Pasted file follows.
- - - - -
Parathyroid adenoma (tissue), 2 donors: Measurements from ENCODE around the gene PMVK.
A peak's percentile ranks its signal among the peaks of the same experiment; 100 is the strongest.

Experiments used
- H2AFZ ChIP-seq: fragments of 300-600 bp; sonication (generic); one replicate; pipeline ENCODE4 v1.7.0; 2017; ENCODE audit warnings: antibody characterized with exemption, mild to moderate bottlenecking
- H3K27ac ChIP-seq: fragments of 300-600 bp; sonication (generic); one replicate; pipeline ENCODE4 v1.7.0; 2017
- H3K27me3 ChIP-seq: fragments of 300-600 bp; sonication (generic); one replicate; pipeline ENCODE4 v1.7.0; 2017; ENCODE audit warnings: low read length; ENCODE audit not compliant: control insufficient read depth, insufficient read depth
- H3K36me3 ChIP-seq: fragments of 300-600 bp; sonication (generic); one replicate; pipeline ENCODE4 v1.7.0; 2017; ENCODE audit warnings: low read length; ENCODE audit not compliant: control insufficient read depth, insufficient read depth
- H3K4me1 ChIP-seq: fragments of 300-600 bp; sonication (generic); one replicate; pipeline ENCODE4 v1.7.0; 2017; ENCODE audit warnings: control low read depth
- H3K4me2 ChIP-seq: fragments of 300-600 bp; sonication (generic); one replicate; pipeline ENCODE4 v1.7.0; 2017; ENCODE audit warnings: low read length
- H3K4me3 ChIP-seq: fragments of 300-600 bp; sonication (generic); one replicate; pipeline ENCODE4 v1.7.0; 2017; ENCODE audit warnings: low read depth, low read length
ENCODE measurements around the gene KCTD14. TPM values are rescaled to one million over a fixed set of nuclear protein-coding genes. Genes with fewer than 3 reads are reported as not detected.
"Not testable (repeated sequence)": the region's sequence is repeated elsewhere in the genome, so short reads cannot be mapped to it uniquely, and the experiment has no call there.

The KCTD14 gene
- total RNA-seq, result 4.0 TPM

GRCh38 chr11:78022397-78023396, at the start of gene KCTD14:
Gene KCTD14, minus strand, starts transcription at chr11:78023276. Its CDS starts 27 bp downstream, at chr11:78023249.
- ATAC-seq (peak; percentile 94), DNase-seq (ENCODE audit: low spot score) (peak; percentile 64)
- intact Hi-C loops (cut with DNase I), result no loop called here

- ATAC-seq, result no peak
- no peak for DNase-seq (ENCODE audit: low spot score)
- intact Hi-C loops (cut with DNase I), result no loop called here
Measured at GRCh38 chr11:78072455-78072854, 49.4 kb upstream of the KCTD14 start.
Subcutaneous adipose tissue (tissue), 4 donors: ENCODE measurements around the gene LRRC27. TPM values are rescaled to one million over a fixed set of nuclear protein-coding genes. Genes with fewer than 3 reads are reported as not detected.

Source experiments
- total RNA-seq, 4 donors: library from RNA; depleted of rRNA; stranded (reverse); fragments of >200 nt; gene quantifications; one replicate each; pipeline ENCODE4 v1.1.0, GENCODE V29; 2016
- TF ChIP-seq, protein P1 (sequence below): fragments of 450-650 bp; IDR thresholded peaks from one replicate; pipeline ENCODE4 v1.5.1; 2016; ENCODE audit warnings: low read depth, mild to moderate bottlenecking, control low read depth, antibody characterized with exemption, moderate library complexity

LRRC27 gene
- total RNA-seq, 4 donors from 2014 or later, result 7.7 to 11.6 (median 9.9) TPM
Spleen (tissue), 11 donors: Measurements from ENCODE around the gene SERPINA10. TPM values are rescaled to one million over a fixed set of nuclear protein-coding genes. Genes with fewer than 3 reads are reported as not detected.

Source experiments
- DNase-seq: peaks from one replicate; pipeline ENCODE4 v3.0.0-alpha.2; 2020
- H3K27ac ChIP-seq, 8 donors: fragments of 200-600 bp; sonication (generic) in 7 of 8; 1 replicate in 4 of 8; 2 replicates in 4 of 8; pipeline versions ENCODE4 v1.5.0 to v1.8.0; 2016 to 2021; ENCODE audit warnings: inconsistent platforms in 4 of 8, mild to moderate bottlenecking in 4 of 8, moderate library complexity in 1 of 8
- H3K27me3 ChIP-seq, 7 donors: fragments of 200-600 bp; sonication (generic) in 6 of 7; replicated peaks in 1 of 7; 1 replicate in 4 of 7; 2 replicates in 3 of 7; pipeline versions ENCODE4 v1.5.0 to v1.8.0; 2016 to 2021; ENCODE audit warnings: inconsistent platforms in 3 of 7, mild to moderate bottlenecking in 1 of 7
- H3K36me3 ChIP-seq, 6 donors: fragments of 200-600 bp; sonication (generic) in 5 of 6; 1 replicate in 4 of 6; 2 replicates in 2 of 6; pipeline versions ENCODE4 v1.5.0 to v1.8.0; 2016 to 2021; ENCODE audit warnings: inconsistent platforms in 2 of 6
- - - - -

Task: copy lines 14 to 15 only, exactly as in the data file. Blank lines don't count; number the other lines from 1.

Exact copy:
- total RNA-seq, result 4.0 TPM

GRCh38 chr11:78022397-78023396, at the start of gene KCTD14: